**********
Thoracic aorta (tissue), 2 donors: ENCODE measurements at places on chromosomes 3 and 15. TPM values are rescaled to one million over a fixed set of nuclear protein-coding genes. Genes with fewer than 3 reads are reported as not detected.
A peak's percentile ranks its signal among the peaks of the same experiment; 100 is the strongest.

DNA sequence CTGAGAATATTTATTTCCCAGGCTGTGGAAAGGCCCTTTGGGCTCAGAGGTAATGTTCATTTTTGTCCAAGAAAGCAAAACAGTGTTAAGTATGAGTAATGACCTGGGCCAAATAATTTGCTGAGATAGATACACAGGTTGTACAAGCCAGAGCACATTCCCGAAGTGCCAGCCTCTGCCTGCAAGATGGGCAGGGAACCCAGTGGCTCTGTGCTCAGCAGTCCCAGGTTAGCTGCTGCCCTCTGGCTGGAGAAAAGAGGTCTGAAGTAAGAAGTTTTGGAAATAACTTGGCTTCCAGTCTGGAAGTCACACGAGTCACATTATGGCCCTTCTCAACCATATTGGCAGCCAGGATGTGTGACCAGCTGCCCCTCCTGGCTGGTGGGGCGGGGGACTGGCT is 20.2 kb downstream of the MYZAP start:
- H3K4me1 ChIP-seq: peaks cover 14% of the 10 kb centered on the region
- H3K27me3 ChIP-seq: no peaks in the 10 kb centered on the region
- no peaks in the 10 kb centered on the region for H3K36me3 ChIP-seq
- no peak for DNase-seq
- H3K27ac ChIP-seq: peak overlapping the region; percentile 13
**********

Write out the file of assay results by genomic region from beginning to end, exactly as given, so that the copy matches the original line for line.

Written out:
Thoracic aorta (tissue), 2 donors: ENCODE measurements at places on chromosomes 3 and 15. TPM values are rescaled to one million over a fixed set of nuclear protein-coding genes. Genes with fewer than 3 reads are reported as not detected.
A peak's percentile ranks its signal among the peaks of the same experiment; 100 is the strongest.

DNA sequence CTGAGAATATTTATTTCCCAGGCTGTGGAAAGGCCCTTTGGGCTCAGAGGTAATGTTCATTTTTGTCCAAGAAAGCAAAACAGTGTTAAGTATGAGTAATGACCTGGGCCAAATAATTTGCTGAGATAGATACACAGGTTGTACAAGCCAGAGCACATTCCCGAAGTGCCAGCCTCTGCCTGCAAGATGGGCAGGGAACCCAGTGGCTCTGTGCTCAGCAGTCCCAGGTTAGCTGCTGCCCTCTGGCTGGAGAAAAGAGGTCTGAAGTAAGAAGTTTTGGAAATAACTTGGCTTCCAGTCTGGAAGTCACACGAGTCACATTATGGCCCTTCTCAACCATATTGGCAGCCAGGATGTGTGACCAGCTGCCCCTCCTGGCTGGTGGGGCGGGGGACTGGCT is 20.2 kb downstream of the MYZAP start:
- H3K4me1 ChIP-seq: peaks cover 14% of the 10 kb centered on the region
- H3K27me3 ChIP-seq: no peaks in the 10 kb centered on the region
- no peaks in the 10 kb centered on the region for H3K36me3 ChIP-seq
- no peak for DNase-seq
- H3K27ac ChIP-seq: peak overlapping the region; percentile 13